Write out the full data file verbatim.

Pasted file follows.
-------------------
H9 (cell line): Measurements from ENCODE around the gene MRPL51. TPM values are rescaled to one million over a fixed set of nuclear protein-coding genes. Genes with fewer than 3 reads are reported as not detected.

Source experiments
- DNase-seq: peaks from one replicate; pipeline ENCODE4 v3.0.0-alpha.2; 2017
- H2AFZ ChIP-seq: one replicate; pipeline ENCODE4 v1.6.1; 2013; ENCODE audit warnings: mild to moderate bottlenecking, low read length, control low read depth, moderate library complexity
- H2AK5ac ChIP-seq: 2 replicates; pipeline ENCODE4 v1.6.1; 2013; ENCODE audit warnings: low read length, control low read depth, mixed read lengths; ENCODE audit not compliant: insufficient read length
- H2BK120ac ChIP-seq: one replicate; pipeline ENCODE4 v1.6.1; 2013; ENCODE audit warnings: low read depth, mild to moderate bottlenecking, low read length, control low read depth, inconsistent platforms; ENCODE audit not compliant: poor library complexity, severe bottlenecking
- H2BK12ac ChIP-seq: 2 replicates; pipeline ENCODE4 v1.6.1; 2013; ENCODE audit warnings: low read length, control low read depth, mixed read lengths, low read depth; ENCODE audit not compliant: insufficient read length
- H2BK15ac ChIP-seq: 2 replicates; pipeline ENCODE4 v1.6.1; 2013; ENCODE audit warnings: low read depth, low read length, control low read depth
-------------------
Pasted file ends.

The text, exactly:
H9 (cell line): Measurements from ENCODE around the gene MRPL51. TPM values are rescaled to one million over a fixed set of nuclear protein-coding genes. Genes with fewer than 3 reads are reported as not detected.

Source experiments
- DNase-seq: peaks from one replicate; pipeline ENCODE4 v3.0.0-alpha.2; 2017
- H2AFZ ChIP-seq: one replicate; pipeline ENCODE4 v1.6.1; 2013; ENCODE audit warnings: mild to moderate bottlenecking, low read length, control low read depth, moderate library complexity
- H2AK5ac ChIP-seq: 2 replicates; pipeline ENCODE4 v1.6.1; 2013; ENCODE audit warnings: low read length, control low read depth, mixed read lengths; ENCODE audit not compliant: insufficient read length
- H2BK120ac ChIP-seq: one replicate; pipeline ENCODE4 v1.6.1; 2013; ENCODE audit warnings: low read depth, mild to moderate bottlenecking, low read length, control low read depth, inconsistent platforms; ENCODE audit not compliant: poor library complexity, severe bottlenecking
- H2BK12ac ChIP-seq: 2 replicates; pipeline ENCODE4 v1.6.1; 2013; ENCODE audit warnings: low read length, control low read depth, mixed read lengths, low read depth; ENCODE audit not compliant: insufficient read length
- H2BK15ac ChIP-seq: 2 replicates; pipeline ENCODE4 v1.6.1; 2013; ENCODE audit warnings: low read depth, low read length, control low read depth